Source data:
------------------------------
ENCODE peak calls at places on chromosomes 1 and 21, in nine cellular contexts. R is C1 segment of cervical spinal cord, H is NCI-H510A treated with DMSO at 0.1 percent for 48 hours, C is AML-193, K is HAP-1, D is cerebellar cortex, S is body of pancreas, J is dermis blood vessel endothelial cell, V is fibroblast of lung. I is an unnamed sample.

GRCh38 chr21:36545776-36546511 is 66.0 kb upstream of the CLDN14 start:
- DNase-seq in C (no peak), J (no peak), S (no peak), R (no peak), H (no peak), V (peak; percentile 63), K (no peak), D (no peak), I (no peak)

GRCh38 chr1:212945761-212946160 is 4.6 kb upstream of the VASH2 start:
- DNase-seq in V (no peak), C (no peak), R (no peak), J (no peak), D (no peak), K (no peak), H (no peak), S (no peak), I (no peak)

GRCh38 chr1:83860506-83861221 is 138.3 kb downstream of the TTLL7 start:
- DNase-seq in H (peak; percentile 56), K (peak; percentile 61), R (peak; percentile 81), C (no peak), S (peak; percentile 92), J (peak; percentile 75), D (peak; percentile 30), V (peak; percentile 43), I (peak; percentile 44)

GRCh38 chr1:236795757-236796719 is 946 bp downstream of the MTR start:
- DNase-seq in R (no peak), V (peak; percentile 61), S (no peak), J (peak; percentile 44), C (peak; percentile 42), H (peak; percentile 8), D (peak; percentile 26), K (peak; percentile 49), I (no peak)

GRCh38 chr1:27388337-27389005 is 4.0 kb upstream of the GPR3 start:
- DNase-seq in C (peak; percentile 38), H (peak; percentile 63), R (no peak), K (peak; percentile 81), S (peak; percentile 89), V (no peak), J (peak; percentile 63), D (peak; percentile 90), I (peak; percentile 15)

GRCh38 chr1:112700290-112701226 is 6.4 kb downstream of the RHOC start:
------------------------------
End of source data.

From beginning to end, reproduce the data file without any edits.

ENCODE peak calls at places on chromosomes 1 and 21, in nine cellular contexts. R is C1 segment of cervical spinal cord, H is NCI-H510A treated with DMSO at 0.1 percent for 48 hours, C is AML-193, K is HAP-1, D is cerebellar cortex, S is body of pancreas, J is dermis blood vessel endothelial cell, V is fibroblast of lung. I is an unnamed sample.

GRCh38 chr21:36545776-36546511 is 66.0 kb upstream of the CLDN14 start:
- DNase-seq in C (no peak), J (no peak), S (no peak), R (no peak), H (no peak), V (peak; percentile 63), K (no peak), D (no peak), I (no peak)

GRCh38 chr1:212945761-212946160 is 4.6 kb upstream of the VASH2 start:
- DNase-seq in V (no peak), C (no peak), R (no peak), J (no peak), D (no peak), K (no peak), H (no peak), S (no peak), I (no peak)

GRCh38 chr1:83860506-83861221 is 138.3 kb downstream of the TTLL7 start:
- DNase-seq in H (peak; percentile 56), K (peak; percentile 61), R (peak; percentile 81), C (no peak), S (peak; percentile 92), J (peak; percentile 75), D (peak; percentile 30), V (peak; percentile 43), I (peak; percentile 44)

GRCh38 chr1:236795757-236796719 is 946 bp downstream of the MTR start:
- DNase-seq in R (no peak), V (peak; percentile 61), S (no peak), J (peak; percentile 44), C (peak; percentile 42), H (peak; percentile 8), D (peak; percentile 26), K (peak; percentile 49), I (no peak)

GRCh38 chr1:27388337-27389005 is 4.0 kb upstream of the GPR3 start:
- DNase-seq in C (peak; percentile 38), H (peak; percentile 63), R (no peak), K (peak; percentile 81), S (peak; percentile 89), V (no peak), J (peak; percentile 63), D (peak; percentile 90), I (peak; percentile 15)

GRCh38 chr1:112700290-112701226 is 6.4 kb downstream of the RHOC start: